New group to lobby on federal purchasing
- By Elana Varon
- May 05, 1996
A new information technology vendor group has formed to develop industrywide positions on how the government should implement the new Information Technology Management Reform Act (ITMRA).
The Industry Coalition on Information Technology (ICIT), a collection of vendors and trade associations, hopes to influence new management and acquisition procedures the government adopts under the law.
"We're absolutely going to be lobbying," said Ella Schiralli, director of government relations with the Electronic Industries Association and one leader of the group. "I think [officials] will generally try to get access to industry opinions and be thoughtful about accommodating them."
"For people that are looking to provide services and products to the government, the world they knew is being turned around, and it's not clear what will replace it," said Olga Grkavac, vice president of the Information Technology Association of America's Systems Integration Division and the other ICIT leader. "It's important that reorganization come out in the most logical and meaningful way."
Grkavac said it is not clear just how ICIT will make its impact because many of the reforms dictated by ITMRA involve internal agency operations that do not directly involve contracting.
While the Office of Management and Budget is seeking industry suggestions for new policies, large portions of the law do not involve issuing new regulations that would require the government to consider formal comments from the public.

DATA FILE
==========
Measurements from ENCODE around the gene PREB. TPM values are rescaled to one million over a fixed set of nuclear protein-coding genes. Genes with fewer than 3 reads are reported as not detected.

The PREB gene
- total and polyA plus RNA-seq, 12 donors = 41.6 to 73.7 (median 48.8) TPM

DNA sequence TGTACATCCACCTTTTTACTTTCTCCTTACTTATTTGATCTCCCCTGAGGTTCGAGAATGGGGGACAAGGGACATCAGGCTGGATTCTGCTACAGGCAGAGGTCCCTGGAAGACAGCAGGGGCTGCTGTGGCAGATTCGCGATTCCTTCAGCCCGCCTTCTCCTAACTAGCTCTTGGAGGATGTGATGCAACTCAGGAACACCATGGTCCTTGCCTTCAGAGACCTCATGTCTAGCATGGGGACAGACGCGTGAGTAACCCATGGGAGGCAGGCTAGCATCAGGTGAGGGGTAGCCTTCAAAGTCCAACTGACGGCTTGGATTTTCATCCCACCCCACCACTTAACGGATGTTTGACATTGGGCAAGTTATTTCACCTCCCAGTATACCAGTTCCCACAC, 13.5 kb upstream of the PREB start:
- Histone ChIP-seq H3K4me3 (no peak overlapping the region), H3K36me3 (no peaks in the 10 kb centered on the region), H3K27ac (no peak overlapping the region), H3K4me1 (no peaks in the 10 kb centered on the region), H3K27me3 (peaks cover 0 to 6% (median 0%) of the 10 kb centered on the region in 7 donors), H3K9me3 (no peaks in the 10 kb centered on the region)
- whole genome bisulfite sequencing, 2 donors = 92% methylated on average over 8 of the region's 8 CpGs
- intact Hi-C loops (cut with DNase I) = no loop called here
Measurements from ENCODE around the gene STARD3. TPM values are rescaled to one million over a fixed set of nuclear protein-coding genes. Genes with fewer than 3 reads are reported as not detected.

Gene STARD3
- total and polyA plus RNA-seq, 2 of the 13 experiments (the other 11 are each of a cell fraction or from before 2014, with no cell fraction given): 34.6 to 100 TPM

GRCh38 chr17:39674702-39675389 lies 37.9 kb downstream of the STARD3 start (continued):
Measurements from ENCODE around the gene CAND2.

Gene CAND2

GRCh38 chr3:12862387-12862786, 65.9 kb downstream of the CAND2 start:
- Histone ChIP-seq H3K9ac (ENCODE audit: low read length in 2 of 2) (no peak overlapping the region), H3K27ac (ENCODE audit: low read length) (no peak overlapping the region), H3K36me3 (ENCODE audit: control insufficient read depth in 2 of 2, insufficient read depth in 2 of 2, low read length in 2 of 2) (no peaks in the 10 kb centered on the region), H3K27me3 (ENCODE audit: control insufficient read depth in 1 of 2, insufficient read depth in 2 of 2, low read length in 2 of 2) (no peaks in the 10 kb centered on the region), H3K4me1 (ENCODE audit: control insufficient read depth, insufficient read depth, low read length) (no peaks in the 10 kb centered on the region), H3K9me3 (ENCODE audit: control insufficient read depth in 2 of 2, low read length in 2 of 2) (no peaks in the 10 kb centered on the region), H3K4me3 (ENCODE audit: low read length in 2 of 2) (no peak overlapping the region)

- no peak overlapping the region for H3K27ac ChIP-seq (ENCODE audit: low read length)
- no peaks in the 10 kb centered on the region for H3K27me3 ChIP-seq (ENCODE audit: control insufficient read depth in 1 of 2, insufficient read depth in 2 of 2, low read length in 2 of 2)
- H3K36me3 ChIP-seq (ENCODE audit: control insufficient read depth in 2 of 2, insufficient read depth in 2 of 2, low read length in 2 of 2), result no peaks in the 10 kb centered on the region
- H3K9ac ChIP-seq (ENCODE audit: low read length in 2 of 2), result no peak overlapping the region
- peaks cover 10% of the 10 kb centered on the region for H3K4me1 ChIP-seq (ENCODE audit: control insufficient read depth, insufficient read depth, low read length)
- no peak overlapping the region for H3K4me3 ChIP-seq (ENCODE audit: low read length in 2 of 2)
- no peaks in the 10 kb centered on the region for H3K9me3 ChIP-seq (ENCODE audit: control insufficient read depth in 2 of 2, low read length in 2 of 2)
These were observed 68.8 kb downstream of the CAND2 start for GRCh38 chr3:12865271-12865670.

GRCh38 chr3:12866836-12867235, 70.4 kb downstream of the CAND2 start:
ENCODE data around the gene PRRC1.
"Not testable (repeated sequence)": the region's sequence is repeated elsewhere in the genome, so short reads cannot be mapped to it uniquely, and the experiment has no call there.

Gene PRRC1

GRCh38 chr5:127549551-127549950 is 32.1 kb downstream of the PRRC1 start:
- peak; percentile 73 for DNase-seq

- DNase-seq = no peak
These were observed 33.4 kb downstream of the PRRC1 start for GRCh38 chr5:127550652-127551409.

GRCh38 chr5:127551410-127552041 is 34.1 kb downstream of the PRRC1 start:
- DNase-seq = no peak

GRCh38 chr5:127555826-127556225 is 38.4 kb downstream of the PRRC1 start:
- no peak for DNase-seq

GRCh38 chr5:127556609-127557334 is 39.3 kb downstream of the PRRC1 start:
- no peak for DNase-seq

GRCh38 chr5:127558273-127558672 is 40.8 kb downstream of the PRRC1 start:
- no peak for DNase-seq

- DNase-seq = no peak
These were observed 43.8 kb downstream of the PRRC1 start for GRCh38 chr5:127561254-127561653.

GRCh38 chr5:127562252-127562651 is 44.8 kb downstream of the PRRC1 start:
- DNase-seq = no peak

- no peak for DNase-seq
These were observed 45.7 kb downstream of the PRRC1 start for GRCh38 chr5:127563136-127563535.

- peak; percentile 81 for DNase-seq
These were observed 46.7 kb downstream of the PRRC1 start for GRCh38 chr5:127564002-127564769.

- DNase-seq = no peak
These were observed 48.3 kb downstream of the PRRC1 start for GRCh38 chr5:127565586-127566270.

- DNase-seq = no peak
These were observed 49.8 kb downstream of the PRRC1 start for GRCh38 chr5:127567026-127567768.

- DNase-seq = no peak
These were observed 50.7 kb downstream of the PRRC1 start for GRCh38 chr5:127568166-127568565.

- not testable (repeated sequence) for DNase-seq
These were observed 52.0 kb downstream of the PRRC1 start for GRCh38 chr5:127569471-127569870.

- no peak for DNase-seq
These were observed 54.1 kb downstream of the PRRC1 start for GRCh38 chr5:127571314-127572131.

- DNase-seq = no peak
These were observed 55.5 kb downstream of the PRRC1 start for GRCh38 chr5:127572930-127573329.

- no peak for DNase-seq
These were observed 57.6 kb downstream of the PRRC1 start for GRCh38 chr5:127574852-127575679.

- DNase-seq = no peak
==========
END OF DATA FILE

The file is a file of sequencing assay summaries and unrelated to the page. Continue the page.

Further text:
After two meetings, ICIT members have yet to determine which aspects of the law they want to pursue. But Schiralli said vendors will probably want input on how acquisition pilot programs specified in the law are carried out as well as how new bid protest procedures are designed.
The General Accounting Office issued a proposed rule revising its protest procedures last week.
Steve Kelman, administrator of the Office of Federal Procurement Policy, said he will seek industry comments on procurement-related portions of ITMRA. Meanwhile, the Industry Advisory Council is advising OMB on the role that new chief information officers should play in the government.
The law takes effect Aug. 8. OMB has already issued guidelines for agencies to consider when appointing CIOs and expects to release proposed revisions to its Circular A-130, which guides IT management, later this month. Federal officials are also examining the Federal Information Resources Management Regulation to determine which portions of it will be preserved and in what form.